KOEL Kid: Nikita Sheth
“Weaving acts as a means for me to explore various aspects of my heritage and culture with an innate sense of freedom.” Just by looking at Sydney-based weaver, Nikita Sheth‘s woven pieces, you can feel them bursting with the rich cultures of her family background. Using mostly recycled sari silk donated by Indian grannies for her weaves, Nikita includes stories of her life and people she know into her pieces. And with her ancestors in Gujurat all being weavers, weaving must have ran in her blood even before she found it… or as quoted by her “she might have done it in her previous life!” Be intrigued by Nikita’s vibrant colored weaves and her story as you read further.
1. Tell us more about your background and what led you to choosing weaving as a craft?
My name is Nikita and I am a weaver based in Sydney Australia. Weaving calms my mind – it slows me down and forces me to ‘switch off’. I started weaving about 6 years ago when I was going through a heartbreak and was looking for a creative outlet to channel my energy. I believe that ‘weaving found me’. I was trawling through Etsy and found a loom. I had no idea what to do with it then, but was keen to learn. One day, my grandfather saw me weaving and mentioned that many of my ancestors in Ahemedabad, Gujurat were all weavers! Weaving suddenly felt so natural and familiar. I had no formal training in weaving – It just ‘appeared’ at a time when I needed it most. Sometimes, I can’t help but wonder if I have done it before. Perhaps in a previous life?
2. What makes you a KOEL Kid?
Sourcing materials for my weaves is a big part of my creative process. I use a lot of recycled sari silk. To source them, I have visited lots of Indian grandmas who generously donate them to me (many of whom are connections with my grandfather). I really enjoy getting to know the ladies behind the saris – they always feed me and serve me cups of chai! I like knowing that the saris I use for my weaves have been used and lived in.
3. Share with us the creative process behind each of your project.
Each of my work is a product of my intuition. I don’t like symmetry and never have a set plan. Each weave intuitively evolves from an emotion, a thought or a narrative. Even the colour palette evolves as I begin to weave. I enjoy the freedom of being able to change direction, which is the beauty of weaving – it is very forgiving. Weaving acts as a means for me to explore various aspects of my heritage and culture with an innate sense of freedom. The style of my work continues to evolve with my recent work focusing on reflecting the inherent contradiction between ornament vs. minimalism evident in India. With a minimalist approach, my work attempts to occupy that nexus between decoration and simplicity.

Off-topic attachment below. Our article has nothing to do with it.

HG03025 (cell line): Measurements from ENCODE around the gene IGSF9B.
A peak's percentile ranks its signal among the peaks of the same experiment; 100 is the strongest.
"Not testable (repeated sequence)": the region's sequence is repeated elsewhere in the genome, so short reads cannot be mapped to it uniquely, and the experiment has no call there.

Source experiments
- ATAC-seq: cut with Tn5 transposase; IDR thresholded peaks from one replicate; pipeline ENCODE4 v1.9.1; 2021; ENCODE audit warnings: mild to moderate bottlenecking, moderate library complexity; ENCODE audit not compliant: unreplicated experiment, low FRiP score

Qualities of transparency and opacity are also essential aspects of my current body of work. Loosely woven fibres are used to capture light, colour and movement. My compositions are always abstract, but representational. I enjoy converting scenes from reality into forms that can be read by the viewer primarily as independent relationships, rather than with reference to the original source like realism. Sometimes, my creative process can be quite frustrating as I am not following any distinct plan, but I guess that is just part of the creative journey!
4. Pick one of your favourite designs and answer these quick questions!
The inspiration behind this design is… my recent (big bollywood) Hindu wedding. The recycled sari silk symbolises the garlands that were part of the ritual.
The dream store in which I would like to stock this design is… in the window of Anthropologie
Which celebrity house can you picture your design at? Jenna from the fashion label Ace&Jig. I am inspired by the way she values and sees the beauty in handwoven textiles.
If this design made it big, I would… make it into a HUGE life-sized public art piece.
If this design could talk, it would say… I am peace.
5. Great things take time, so how much has changed since you first started weaving and where do you see yourself in the next five years?
So much has changed indeed! I am now using a Saori loom, which I absolutely love. It gives my work more physical structure and I am experimenting with lots of different shapes. In the next 5 years, I see myself finding time to exhibit a little more and learning the intricate art of the Saori loom too. As I change and grow as a person, I hope my art does too.
Photo Credits: Nikita Sheth